Yesterday was a terrible day, late afternoon in Europe Time, I noted that my blog Security Affairs, was down. I received several messages from my readers but when I tried to investigate on the reasons I discovered, with a great surprise, that the entire GoDaddy Platform was down.
The popular web host supports more than 52 million domain names and according to a recent profile on Datacenterknowledge.com, has more than 23 petabytes of data in its Scottsdale, Ariz.-based storage centers.
First though of course was directed to a cyber attacks, to the famous group Anonymous that in the past condemned Go Daddy’s Position on Stop Online Piracy Act (SOPA).
Of course the source utilized to retrieve information on the events was Twitter, the platform was used by the company to inform clients on the incident and on the on-going investigations.
The situation appeared immediately critical, the hours flowed but the problem was persisting, milions of web sites hosted by Go Daddy were down.
Meanwhile I was following the events I noted that the a group of hackers named “Anonymous Own3r” claimed credit for the outage via its Twitter account.
The company’s Twitter account posted this update:
“Update: Still working on it, but we’re making progress. Some service has already been restored. Stick with us.”
Go Daddy Support site also published the following message
“We are aware of an issue affecting several services, including email, our website and some customer websites. We understand your frustration. We want you to know that our team is investigating the source of the issue and is working to resolve it as quickly as possible.”
The Go Daddy site itself was accessible around 1:00am today for Security Affairs meanwhile the mail services was up later.
The situation appeared confused also on the Anonymous side. Several messages were published by groups linked to the collective and not all have expressed appreciation for the attack.
I read the following tweets from Anonymous
BREAKING NEWS: Anonymous Security Council has voted off @AnonymousOwn3r, who has been expelled. Turned out he couldn’t spell “cheese”.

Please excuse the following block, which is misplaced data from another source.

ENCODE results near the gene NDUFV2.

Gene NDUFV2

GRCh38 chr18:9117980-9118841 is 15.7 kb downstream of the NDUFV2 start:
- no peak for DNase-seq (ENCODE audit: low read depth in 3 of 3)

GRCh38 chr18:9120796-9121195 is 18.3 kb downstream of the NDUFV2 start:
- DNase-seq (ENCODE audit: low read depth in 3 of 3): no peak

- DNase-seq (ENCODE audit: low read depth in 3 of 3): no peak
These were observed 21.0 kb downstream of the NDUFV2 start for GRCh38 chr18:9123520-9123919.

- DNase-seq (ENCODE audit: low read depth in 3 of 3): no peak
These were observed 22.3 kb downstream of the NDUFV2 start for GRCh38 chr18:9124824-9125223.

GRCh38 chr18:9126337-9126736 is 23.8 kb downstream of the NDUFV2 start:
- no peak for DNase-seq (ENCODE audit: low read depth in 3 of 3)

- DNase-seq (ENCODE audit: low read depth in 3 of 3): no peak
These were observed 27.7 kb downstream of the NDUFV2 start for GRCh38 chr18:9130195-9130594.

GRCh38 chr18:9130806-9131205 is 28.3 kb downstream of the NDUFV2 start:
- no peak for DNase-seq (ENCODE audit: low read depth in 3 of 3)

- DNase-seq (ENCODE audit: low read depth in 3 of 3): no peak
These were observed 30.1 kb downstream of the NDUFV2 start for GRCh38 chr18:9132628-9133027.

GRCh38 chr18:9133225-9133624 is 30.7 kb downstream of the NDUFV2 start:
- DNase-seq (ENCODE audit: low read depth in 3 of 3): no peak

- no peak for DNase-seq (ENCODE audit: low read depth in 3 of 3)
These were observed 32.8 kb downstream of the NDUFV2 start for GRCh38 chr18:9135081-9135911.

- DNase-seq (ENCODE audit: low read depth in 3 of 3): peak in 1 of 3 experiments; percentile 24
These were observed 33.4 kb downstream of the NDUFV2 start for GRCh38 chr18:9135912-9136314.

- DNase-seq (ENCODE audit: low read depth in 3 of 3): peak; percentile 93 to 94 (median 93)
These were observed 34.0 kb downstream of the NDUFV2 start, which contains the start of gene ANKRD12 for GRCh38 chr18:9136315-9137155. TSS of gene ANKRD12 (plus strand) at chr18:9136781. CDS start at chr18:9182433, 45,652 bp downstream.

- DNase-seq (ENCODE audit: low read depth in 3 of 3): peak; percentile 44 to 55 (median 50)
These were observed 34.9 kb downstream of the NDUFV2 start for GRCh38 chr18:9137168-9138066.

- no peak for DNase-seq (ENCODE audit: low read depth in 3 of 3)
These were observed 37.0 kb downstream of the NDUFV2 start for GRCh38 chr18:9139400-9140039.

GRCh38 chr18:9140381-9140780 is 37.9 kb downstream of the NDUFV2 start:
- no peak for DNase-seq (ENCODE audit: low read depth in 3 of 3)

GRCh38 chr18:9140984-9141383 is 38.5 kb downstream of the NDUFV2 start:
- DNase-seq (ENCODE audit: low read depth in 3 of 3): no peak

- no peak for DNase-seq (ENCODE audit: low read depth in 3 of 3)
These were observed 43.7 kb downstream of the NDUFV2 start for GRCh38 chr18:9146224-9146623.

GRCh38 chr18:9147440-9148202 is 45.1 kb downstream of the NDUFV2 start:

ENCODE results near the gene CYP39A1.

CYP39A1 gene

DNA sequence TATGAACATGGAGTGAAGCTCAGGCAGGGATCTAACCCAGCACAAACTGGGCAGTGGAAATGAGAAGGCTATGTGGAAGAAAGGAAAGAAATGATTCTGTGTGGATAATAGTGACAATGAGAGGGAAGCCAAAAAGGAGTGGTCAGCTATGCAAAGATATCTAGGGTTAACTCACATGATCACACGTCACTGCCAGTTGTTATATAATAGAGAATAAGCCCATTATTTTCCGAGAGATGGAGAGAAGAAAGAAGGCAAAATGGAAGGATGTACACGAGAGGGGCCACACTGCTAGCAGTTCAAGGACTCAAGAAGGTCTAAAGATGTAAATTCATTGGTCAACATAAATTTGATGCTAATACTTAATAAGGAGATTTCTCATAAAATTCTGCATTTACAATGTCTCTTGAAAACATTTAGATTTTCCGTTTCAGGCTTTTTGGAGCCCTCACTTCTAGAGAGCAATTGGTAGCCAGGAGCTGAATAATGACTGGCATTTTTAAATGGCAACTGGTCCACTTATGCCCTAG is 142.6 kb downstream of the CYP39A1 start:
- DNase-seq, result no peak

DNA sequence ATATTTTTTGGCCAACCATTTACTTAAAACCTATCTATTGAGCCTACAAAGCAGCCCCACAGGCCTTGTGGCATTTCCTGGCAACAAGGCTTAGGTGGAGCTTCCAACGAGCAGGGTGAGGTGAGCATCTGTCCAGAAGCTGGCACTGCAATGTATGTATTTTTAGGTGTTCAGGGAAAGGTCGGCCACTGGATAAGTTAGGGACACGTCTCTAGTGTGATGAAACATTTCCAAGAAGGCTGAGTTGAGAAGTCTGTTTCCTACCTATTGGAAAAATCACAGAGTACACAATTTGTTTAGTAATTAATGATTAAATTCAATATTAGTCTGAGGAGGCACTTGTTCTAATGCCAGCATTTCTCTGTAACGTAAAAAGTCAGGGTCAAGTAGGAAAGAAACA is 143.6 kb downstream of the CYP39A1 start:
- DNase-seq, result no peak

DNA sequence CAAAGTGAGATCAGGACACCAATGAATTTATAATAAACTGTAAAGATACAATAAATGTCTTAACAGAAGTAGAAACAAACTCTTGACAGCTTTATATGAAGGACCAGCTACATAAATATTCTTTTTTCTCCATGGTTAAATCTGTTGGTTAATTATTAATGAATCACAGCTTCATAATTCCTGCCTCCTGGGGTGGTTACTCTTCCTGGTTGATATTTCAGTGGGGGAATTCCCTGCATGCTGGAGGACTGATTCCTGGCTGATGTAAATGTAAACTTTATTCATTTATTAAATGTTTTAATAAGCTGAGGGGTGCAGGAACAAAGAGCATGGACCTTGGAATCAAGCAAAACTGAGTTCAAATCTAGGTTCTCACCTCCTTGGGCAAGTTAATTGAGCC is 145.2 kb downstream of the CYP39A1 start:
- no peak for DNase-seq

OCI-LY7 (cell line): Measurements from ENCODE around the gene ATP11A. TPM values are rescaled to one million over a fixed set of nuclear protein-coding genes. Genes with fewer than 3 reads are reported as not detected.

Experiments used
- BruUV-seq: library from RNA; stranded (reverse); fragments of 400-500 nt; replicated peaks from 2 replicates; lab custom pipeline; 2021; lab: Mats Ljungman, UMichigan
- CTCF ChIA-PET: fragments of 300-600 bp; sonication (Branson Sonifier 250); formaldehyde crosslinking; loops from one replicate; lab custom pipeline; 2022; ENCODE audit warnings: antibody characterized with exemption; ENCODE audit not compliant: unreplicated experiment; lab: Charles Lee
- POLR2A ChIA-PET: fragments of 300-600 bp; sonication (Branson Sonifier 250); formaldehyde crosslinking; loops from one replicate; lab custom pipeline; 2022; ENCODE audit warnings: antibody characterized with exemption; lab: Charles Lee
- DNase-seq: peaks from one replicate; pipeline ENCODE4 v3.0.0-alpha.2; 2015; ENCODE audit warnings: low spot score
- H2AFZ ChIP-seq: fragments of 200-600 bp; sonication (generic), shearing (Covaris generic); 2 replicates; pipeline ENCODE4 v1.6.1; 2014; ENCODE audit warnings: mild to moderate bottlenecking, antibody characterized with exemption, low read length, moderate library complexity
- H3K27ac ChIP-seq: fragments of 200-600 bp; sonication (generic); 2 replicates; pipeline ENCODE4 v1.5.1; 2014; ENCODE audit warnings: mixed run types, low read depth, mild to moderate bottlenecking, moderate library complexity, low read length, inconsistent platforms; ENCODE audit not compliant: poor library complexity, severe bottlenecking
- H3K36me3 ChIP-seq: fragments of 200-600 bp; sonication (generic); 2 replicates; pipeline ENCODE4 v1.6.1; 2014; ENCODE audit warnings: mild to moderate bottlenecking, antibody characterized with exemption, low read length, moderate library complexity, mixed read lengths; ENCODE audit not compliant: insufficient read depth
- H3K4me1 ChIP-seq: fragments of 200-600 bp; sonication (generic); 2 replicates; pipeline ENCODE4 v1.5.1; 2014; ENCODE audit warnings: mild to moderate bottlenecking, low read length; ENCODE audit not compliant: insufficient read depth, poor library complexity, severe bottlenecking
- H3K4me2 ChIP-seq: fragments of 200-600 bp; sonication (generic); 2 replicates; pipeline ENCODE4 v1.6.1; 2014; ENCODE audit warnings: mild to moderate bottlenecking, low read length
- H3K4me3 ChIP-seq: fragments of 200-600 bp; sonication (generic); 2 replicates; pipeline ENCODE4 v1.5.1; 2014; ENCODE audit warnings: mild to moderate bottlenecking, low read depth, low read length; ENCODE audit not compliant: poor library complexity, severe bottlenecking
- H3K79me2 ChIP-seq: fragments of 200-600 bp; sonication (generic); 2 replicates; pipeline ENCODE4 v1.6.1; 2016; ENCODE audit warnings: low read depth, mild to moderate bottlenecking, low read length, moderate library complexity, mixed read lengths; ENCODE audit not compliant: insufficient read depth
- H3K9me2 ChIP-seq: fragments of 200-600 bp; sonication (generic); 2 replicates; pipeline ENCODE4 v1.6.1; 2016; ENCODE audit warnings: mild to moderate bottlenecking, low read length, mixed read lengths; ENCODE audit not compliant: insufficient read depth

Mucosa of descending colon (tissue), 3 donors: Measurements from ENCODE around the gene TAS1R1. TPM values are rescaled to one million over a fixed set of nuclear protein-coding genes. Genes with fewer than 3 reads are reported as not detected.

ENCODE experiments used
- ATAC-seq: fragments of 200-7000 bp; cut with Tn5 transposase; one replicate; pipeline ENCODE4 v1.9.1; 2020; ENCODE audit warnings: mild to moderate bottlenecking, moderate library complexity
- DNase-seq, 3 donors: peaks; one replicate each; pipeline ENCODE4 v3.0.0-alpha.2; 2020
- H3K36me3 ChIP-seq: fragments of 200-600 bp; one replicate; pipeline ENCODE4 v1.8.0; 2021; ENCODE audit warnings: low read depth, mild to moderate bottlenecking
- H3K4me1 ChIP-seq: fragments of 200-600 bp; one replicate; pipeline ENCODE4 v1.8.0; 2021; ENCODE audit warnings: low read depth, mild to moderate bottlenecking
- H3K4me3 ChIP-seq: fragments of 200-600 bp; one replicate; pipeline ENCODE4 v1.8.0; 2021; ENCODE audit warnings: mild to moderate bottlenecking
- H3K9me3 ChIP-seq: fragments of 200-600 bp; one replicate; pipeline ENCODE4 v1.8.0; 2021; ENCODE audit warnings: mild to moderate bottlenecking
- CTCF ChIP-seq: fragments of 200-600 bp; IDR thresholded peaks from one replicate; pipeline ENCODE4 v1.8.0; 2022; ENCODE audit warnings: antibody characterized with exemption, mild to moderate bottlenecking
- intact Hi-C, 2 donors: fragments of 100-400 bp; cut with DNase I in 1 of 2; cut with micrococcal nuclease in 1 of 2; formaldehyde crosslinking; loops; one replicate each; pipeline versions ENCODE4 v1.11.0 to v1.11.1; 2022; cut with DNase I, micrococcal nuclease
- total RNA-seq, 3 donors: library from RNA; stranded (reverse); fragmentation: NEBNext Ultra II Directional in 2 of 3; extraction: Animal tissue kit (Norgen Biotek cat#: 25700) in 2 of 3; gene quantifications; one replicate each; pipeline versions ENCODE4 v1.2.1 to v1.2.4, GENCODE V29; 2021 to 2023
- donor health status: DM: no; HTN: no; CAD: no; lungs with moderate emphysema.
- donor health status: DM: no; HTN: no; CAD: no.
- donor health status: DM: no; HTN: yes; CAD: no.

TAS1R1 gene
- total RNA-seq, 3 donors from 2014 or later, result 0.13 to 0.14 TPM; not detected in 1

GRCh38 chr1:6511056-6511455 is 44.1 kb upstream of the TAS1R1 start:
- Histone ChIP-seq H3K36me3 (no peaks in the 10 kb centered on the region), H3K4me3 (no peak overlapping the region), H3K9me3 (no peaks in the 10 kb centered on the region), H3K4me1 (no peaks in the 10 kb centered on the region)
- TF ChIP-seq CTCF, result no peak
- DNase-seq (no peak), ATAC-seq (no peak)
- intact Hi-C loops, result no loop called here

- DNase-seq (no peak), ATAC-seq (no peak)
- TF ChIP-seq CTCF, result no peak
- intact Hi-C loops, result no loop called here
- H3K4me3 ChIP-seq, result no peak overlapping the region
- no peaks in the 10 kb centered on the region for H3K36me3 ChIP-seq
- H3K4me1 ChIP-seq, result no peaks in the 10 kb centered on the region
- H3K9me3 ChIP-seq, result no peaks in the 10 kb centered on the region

A tweet from the @AnonOpsLegion account: “#TangoDown — http://www.godaddy.com/ | by@AnonymousOwn3r” was the initial public promotion of the outage, leading some to believe that the Anonymous online activist collective was behind the disruption.
Immediatelly the reply of AnonymousOwn3r account that clarified sending various messages that the attack was an isolated initiative
“it’s not Anonymous coletive the attack is coming just from me.”
Regarding the hack the AnonymousOwn3r declared:
“yes! it’s not so complex. [bring down DNS servers]”
“when i do some DDOS attack i like to let it down by many days , the attack for unlimited time, it can last one hour or one month.”
“I’m taking godaddy down bacause well i’d like to test how the cyber security is safe and for more reasons that i can not talk now.”
How the hacker attacked GoDaddy?
The HackerNews web site reported an interview with Own3r hacker who said:
“I am using thousand of Hacked server as bots to perform the attack. Sending dos attack commands using IRC to all of them together. I just upload IRC connect on each server to control my every slave by commands”
The famous web site also published the link to the script used to perform the attack available on PasteBin, “Its really easy to use, hack randomly hundreds of Servers online and upload your Script. Now just via IRC you can control your slaves to perform a huge DDOS attack.”
Events like this, mainly concerned with the extent of the disruption caused, and what scares me most is the superficiality with which security experts assess the threat of DDoS attacks.
Anonymous is wrongly often considered unable to make with its attacks serious injuries … to my way of seeing things, millions of websites down at the same time represent a serious problem, what do you think about?
GoDaddy company has announced on Tuesday morning that the incident was not caused by an external attack as claimed by an Anonymous hacker but by an internal network error that caused the fault.
GoDaddy Interim CEO Scott Wagner wrote in an e-mail.
“It was not a ‘hack’ and it was not a denial of service attack (DDoS),”
“We have determined the service outage was due to a series of internal network events that corrupted router data tables.”
Customer data was never at risk of being exposed during the outage, which prevented people from accessing many or all of the websites that rely on GoDaddy.